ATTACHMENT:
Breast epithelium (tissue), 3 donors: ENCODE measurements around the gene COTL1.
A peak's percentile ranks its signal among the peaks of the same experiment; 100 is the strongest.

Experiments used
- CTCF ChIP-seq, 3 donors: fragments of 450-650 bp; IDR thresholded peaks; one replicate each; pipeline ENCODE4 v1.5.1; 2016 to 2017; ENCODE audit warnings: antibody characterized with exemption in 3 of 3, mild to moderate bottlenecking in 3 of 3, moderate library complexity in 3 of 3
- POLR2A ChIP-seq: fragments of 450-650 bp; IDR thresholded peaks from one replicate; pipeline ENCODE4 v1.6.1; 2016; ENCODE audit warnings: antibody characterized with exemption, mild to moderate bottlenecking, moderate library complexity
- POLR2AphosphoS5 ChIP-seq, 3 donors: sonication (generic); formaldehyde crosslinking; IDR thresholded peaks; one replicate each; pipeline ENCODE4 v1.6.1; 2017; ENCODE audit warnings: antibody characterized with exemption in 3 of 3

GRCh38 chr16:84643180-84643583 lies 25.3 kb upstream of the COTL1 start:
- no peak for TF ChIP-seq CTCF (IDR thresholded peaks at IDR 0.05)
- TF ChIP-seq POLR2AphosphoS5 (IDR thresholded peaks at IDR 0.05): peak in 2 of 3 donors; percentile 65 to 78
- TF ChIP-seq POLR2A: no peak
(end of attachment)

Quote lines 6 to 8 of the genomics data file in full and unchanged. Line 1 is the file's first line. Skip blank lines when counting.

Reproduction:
- POLR2AphosphoS5 ChIP-seq, 3 donors: sonication (generic); formaldehyde crosslinking; IDR thresholded peaks; one replicate each; pipeline ENCODE4 v1.6.1; 2017; ENCODE audit warnings: antibody characterized with exemption in 3 of 3

GRCh38 chr16:84643180-84643583 lies 25.3 kb upstream of the COTL1 start:
- no peak for TF ChIP-seq CTCF (IDR thresholded peaks at IDR 0.05)